by Luiz Sérgio Solimeo
“Blessed are the poor in spirit: for theirs is the kingdom of heaven.”
Heresies requiring material poverty for eternal salvation have sprung up since the dawn of Christianity.
Here we refer more particularly to medieval miserabilists. Under the influence of the Cathars or Albigensians, who adopted the Manichean principle that matter is not only evil but the source of all evil, so-called pauperist heresies such as the Waldensians, The Poor of Lyons, the Patarines, the Apostolic Brethren, the Little Brethren or Fraticelli, the Humbled, Beghards, Hussites, Taborites, etc. proliferated in France, Bohemia, and Italy. The movement later continued with the Protestant pseudo-Reformation as in the case of Thomas Munzer’s Anabaptist hordes in Germany.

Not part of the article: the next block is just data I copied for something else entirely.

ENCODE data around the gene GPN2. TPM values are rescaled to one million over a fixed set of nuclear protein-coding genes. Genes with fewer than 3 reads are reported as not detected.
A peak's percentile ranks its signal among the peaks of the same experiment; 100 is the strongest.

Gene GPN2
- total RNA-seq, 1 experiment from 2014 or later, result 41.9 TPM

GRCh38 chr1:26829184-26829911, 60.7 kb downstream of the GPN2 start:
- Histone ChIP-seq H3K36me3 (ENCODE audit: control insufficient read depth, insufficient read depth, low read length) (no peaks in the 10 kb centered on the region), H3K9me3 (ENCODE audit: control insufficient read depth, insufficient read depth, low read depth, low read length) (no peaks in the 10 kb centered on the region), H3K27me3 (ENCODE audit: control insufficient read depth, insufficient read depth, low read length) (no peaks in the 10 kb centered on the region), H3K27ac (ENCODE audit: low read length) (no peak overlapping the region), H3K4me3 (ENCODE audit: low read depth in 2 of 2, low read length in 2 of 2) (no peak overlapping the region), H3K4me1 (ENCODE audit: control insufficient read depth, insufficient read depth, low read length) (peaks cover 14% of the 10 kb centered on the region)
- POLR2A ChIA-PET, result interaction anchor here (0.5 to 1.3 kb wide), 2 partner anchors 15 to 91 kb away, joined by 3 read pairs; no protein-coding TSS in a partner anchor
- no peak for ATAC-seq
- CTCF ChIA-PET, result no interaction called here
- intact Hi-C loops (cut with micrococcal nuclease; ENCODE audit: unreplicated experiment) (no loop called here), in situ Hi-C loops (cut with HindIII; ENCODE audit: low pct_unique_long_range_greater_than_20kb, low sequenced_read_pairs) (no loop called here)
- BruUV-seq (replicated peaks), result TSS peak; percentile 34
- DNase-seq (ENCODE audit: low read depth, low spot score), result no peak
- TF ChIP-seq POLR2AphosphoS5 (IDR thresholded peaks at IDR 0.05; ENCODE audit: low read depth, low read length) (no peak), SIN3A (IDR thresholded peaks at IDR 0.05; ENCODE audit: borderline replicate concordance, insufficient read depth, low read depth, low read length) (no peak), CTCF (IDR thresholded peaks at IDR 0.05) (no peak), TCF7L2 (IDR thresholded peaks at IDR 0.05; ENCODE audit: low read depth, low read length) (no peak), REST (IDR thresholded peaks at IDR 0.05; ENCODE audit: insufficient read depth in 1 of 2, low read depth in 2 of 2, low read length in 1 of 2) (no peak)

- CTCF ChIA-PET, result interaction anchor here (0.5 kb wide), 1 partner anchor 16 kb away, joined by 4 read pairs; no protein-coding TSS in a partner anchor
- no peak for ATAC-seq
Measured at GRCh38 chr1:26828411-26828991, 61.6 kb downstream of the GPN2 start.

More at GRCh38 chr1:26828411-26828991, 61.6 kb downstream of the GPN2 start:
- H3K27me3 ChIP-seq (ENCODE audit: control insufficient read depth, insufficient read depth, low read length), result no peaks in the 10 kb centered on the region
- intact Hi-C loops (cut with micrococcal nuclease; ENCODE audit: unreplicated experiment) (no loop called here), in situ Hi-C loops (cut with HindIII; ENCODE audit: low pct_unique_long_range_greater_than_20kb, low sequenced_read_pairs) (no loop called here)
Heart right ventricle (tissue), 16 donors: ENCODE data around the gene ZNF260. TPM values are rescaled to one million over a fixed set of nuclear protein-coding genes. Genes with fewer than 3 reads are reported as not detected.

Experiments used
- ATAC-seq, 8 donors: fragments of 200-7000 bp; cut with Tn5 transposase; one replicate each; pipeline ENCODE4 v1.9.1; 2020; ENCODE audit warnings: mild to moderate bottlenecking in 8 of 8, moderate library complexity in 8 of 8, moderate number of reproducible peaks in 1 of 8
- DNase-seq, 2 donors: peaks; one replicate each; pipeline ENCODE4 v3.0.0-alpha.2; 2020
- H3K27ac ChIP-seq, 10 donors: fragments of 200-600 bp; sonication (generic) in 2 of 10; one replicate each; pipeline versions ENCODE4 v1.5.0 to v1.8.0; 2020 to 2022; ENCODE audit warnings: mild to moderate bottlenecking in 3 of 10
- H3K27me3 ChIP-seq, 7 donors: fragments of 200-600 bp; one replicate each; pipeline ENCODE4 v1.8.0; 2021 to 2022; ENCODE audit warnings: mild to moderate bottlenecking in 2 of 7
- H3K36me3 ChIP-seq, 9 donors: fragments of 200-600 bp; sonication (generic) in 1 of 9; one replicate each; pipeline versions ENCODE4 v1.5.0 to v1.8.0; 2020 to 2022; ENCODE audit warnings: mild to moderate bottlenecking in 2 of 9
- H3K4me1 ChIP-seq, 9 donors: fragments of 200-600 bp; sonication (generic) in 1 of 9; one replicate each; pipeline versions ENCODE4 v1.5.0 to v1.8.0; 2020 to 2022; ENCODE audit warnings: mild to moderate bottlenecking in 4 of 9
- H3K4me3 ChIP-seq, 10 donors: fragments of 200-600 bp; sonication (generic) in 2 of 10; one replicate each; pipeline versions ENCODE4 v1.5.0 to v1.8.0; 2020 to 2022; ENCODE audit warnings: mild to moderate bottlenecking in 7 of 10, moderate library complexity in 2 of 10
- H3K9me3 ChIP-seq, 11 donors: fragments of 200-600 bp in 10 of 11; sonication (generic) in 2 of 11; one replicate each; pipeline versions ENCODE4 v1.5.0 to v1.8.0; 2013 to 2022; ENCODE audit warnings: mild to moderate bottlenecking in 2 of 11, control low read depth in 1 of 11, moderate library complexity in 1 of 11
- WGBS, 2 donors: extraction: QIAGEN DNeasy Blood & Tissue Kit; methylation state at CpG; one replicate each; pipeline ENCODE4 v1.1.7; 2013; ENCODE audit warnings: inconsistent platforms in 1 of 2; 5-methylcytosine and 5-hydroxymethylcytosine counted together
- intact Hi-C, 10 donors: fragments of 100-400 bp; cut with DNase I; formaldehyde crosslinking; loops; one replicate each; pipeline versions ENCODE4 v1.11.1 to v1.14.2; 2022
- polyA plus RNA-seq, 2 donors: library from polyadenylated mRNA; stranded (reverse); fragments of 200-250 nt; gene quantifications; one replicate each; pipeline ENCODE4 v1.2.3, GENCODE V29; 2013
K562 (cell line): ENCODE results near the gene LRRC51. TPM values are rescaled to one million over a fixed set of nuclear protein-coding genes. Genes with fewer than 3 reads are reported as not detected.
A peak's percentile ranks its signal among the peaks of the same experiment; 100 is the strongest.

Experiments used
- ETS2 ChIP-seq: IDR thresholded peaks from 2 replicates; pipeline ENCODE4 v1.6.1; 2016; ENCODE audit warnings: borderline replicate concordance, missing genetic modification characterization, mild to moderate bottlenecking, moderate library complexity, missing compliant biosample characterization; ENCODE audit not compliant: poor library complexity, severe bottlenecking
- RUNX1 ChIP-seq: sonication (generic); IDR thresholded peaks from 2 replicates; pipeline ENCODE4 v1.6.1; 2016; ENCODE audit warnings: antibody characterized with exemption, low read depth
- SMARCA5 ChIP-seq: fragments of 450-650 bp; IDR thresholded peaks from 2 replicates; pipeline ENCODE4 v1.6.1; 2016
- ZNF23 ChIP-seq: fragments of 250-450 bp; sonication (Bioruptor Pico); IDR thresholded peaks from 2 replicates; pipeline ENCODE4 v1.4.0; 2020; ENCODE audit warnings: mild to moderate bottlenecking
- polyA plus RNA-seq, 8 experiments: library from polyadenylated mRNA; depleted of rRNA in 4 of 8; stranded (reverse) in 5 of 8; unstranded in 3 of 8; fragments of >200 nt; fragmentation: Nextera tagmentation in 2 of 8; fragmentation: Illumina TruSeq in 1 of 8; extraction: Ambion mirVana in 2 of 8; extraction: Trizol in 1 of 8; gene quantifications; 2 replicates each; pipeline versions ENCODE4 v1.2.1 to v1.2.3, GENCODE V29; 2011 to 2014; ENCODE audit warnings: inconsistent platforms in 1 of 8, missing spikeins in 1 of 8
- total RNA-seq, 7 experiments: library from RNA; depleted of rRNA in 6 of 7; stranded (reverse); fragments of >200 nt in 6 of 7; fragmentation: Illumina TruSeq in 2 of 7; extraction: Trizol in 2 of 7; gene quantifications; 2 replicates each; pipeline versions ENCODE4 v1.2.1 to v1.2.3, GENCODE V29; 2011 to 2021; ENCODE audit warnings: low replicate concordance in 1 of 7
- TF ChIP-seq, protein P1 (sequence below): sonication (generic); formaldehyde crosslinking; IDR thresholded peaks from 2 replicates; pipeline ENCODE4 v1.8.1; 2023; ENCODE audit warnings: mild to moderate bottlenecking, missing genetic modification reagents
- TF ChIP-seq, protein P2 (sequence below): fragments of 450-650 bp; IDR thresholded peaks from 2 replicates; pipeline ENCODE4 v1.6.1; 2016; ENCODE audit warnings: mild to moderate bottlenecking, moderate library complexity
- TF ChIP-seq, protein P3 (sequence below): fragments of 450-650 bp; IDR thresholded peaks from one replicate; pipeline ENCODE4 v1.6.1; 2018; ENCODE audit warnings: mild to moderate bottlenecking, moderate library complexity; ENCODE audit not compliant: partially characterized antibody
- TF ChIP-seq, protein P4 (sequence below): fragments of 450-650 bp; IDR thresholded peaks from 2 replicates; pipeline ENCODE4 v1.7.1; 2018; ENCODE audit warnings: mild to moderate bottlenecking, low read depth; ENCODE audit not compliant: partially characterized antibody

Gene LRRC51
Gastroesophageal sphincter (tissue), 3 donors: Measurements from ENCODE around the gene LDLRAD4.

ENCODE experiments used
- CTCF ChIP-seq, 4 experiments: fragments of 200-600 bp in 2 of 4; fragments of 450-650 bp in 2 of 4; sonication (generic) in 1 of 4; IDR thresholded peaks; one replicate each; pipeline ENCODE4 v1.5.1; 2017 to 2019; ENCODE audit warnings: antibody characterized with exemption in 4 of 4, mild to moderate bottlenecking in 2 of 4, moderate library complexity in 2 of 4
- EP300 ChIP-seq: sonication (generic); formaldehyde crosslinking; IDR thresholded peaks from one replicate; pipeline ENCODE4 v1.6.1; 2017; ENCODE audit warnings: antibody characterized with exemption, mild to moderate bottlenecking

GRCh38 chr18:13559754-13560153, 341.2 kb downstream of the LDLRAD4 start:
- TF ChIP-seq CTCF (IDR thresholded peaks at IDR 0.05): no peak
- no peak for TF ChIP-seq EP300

In general, leaving aside their particularities, these heretics preached effective poverty as necessary for salvation, fought private property and both richness and splendor in the Church and in temporal society. They said there were two churches: one poor and deprived — the true church to which they belonged — and the other rich and carnal, led by the Pope, to which the bishops belonged.